Year of Award


Document Type


Degree Type

Master of Arts (MA)

Degree Name


Department or School/College

Department of Philosophy

Committee Chair

Christopher Preston

Commitee Members

Cara Nelson, Matthew Strohl


aesthetics, Allen Carlson, anti-formalism, Emily Brady, environmental ethics, environmental protection, Kendall Walton, Marcia Eaton, natural world, Ned Hettinger, Noel Carroll, preservation, scientific cognitive model, beauty, environmentalism


University of Montana


Aesthetics has played an influential role in how we ascribe value to the environment. Yet, it seems that if we are to take the beauty of the natural world seriously, certain aesthetics judgments must be better than others. The scientific cognitive model posits that the natural world must be interpreted through an understanding of biological and geological categories, which are provided by scientific knowledge and common sense. While there are clearly merits to this model, it is not without its own set of problems and limitations. These problems exist in both the model itself and with its extension to environmental ethics. This thesis functions as an analysis and critique of this particular model, suggesting that it should not be thought of as comprehensive in both a descriptive and a normative sense, nor relied on exclusively for environmental decision making. I suggest two other models of aesthetic appreciation that can and should exist alongside the scientific cognitive model, eventually settling on a position of constrained pluralism.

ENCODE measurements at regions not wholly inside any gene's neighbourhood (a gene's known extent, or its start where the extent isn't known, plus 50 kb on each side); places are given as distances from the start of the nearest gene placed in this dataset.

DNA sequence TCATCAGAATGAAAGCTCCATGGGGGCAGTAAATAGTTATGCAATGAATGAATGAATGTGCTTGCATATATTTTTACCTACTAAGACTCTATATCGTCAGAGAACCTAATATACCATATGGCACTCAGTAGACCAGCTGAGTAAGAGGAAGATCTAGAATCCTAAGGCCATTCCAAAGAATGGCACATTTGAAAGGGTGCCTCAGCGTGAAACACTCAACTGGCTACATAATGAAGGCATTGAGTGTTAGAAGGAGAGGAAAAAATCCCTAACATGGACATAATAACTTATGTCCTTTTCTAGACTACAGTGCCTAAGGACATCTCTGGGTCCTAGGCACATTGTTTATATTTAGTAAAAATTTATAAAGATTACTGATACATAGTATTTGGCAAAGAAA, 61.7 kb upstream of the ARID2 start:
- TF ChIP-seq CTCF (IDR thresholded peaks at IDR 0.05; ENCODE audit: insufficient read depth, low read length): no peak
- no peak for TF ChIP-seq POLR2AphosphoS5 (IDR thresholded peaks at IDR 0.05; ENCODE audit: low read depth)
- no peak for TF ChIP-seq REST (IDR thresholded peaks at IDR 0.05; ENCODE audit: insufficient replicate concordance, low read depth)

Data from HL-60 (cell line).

© Copyright 2011 John K. Hays